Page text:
Blowing Up Asteroids with NASA and Neil deGrasse Tyson

Uploaded by vice on 20.08.2012


PRESIDENT OBAMA: By 2025, we expect new spacecraft designed
for long journeys to allow us to begin the first ever crewed
missions beyond the Moon into deep space.
We'll start by sending astronauts to an asteroid for
the first time in history.

NEIL DEGRASSE TYSON: There's an asteroid called Apophis
discovered a couple of years ago.
That asteroid, on Friday the 13th in April in the year
2029, will come close enough to Earth to dip below our
orbiting communications satellites.
It'll be the biggest, closest thing
ever in recorded history.
If it goes through what we call the keyhole, which is
where the Earth's gravity is just right, it will hit the
Earth seven years later.

If it goes through the center of the keyhole, it will hit
the Pacific Ocean and create waves of tsunamis that'll
blast clean the entire west coast of North America.

MIKE GERNHARDT: It is a statistical certainty that one
day, the Earth will get hit by a large asteroid, whether that
be in 50 years or 100 million years.

NEIL DEGRASSE TYSON: We pay for insurance against car
accidents, against damage to your home, but no one has
organized what it would take to get asteroid insurance.
In fact, the asteroid insurance isn't to replace
your home if you get hit by an asteroid, it would be to have
enough money to do something about it in the first place.

SAUL ROSSER: My name's Saul Rosser.
I'm the Operations Director at Aquarius Reef Base, which is
NOAA's underwater habitat or research station about four
miles off of Key Largo.
We house six people at a time about 60 feet underwater.
During this mission, we have three astronauts, a planetary
scientist, and two of our technicians living underwater
to work on techniques for exploring asteroids.

The first habitat was built in 1962 by Jacques Cousteau.
Now 50 years later, this is the last
habitat on the sea floor.
And this is the only place you can do this kind of thing.
So they're down there looking at, how do you translate
across an asteroid, and how do you work out the details of
moving along in a zero-G environment, taking samples,
and working across the surface of the asteroid?

BILL TODD: NEEMO is NASA's undersea research program--
stands for NASA's Extreme Environment Mission
This particular mission is focused on going to an
asteroid and living and working on the surface of an
asteroid, which is a fairly complex and difficult task.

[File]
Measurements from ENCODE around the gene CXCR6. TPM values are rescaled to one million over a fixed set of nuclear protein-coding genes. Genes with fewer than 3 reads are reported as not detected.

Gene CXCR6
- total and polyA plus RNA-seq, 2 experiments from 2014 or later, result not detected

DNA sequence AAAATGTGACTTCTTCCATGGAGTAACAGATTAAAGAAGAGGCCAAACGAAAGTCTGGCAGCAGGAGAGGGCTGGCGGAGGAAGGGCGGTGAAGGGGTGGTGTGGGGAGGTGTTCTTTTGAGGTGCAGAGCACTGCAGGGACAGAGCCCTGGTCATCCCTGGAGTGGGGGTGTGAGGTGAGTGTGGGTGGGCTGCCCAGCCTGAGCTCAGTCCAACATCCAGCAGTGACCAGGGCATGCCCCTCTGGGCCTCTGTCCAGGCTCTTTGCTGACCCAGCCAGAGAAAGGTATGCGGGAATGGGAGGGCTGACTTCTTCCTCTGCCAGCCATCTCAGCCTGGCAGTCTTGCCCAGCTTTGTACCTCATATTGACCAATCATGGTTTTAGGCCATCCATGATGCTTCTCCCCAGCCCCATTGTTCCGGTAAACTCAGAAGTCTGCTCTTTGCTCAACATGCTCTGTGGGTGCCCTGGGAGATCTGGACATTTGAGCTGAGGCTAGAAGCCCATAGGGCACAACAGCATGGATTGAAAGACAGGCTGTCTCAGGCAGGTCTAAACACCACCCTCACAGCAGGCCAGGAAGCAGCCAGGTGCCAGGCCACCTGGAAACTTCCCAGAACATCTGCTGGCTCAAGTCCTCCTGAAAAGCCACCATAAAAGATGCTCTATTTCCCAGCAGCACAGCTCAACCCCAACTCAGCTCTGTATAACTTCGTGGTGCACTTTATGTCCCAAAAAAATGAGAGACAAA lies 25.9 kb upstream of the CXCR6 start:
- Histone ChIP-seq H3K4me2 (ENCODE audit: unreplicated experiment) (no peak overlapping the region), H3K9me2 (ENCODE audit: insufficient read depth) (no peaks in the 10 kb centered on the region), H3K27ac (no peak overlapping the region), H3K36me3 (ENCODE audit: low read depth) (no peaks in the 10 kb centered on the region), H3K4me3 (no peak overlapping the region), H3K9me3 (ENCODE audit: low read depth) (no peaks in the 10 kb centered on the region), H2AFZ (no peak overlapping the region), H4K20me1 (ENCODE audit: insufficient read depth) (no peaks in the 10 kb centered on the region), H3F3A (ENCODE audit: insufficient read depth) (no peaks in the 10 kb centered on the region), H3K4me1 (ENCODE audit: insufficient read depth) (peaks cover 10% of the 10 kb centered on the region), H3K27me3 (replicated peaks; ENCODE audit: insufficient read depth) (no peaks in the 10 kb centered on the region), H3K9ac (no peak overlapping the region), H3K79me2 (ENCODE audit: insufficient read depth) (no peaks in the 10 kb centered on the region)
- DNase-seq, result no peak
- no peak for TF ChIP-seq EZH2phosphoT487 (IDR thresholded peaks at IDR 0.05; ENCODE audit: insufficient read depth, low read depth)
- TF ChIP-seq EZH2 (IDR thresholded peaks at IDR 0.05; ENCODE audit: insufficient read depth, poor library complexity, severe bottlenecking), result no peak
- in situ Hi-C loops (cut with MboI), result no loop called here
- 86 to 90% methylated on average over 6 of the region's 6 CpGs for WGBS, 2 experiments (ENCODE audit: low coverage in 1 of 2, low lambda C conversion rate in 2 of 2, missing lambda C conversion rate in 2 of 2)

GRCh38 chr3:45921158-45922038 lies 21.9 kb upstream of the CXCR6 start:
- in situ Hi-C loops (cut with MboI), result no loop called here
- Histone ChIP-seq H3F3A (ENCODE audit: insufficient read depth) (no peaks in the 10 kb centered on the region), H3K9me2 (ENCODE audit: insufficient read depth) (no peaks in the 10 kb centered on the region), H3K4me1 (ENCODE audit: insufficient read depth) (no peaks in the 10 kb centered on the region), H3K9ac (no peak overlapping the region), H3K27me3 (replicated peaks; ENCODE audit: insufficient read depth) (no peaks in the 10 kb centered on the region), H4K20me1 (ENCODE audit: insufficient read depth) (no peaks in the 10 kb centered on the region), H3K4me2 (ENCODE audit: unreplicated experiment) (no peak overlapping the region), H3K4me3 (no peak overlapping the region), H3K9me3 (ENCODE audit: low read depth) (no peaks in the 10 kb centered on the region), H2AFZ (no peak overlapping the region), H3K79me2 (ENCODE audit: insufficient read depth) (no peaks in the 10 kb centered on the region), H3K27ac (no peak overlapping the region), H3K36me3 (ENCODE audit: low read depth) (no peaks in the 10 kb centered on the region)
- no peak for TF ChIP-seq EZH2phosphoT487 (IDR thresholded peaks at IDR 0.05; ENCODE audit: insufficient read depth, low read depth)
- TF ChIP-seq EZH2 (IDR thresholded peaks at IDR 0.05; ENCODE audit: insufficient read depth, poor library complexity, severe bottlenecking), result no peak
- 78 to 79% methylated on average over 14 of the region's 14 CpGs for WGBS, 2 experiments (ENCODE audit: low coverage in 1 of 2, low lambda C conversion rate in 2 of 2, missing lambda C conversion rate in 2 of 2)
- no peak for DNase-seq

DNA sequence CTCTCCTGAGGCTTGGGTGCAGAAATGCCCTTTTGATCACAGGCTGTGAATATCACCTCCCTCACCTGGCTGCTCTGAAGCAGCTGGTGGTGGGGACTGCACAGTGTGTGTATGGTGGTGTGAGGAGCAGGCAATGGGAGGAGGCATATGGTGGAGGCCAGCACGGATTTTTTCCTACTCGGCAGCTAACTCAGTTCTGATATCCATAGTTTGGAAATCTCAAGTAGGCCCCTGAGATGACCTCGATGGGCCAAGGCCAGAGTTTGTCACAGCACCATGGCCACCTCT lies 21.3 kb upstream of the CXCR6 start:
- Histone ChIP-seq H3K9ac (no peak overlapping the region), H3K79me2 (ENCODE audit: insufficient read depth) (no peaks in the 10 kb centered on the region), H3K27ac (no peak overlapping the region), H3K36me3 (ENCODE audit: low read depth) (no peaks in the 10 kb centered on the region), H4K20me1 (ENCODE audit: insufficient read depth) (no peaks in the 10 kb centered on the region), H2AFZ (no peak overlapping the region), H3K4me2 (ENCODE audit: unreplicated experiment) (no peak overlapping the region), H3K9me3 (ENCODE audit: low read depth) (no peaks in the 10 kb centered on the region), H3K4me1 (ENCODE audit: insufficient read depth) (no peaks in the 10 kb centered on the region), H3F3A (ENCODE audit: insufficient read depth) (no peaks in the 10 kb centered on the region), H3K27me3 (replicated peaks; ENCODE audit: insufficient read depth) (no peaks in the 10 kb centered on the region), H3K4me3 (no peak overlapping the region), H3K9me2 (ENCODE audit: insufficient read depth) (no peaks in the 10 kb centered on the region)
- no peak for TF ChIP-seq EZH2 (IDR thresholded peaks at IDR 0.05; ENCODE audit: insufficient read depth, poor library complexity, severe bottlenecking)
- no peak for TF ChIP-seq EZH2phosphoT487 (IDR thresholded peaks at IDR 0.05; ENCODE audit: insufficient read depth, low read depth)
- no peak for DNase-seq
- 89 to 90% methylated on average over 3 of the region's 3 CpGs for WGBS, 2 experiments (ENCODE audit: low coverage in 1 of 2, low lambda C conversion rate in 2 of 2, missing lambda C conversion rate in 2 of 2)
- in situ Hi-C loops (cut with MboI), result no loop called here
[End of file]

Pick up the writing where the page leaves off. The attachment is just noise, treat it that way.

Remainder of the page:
What possibly could be more cool and more exciting than
blending outer space and undersea together in this is
extremely vivid, dynamic, exciting environment that
there's also risk that you have to manage, and you have
to really pay attention to what you're doing?
For me, that's exciting.

MIKE GERNHARDT: So my name is Mike Gernhardt.
I'm a NASA astronaut.
I've actually flown in space four times, and I'm the
principal investigator of the Neemo 16 mission.
So to be perfectly honest with you, I had my heart set on
going back to the Moon, and I was hoping to maybe have a
chance to be the crew that did that.
So when I first heard we're going to an asteroid and
stopping the lunar program, that was a big
disappointment to me.
But rather than go off and cry in the corner, I picked it up
with my team, and we started working the details of what
it's going to be like to work on an asteroid.
And it's turned out to be a very fascinating, challenging
place to work that's really moved our technologies forward
in a very positive way.

Working and doing space walks on the asteroid is like the
worst combination of the dirt and all of that of the Moon
but with no ground reaction force.
On the Moon, you can walk.
You have ground reaction force.
On a space station, we're floating around but we have
pre-engineered translation paths with handholds and foot
restraints and all these kinds of things.
And we have none of that on an asteroid.
So two and a half years ago, no one had any idea of how
we're going to do these things.
And we have very systematically developed the
techniques and evaluated them, and I think that we're well on
our way to understanding what those
operations should be like.

So we probably won't land on an asteroid, but we will touch
the asteroid with a human hand.
And the way we will do that is to be on a foot restraint
that's attached to the space exploration vehicle, this
small vehicle that flies around.
So we'll fly in close to the asteroid and then reach in
with our foot on a foot restraint and grab rocks or
deploy scientific instruments on the asteroid.
So unlike the lunar landing, we will probably not land and
attach to the asteroid.
We will fly around it and touch it with our hands to get
the samples that we need to understand the geology.

There are all sorts of minerals on these asteroids
that we can't get here on Earth.
There's rare earth metals.
There's platinum.
There's precious metals, things like that.
Without a doubt, there are economic benefits of mining,
and I think it will come.
It's not 10 years away.
I think it's way more than that, but
you gotta start somewhere.

By going to an asteroid and understanding their
characteristics, that informs us with better techniques for
so-called planetary defense, where we could either slightly
shift the course of the asteroid at a distance far
enough away that it doesn't hit the earth or possibly
percuss it into smaller pieces.
We don't really know the right answer for that, but the more
we know about asteroids, the better informed we'll be to
defend the Earth against an asteroid hit in the future.
NEIL DEGRASSE TYSON: Well, we're smart enough, and we
have a space program, and we're clever enough that we
never have to go extinct by an asteroid.
We have more choices available to us than
Tyrannosaurus Rex did.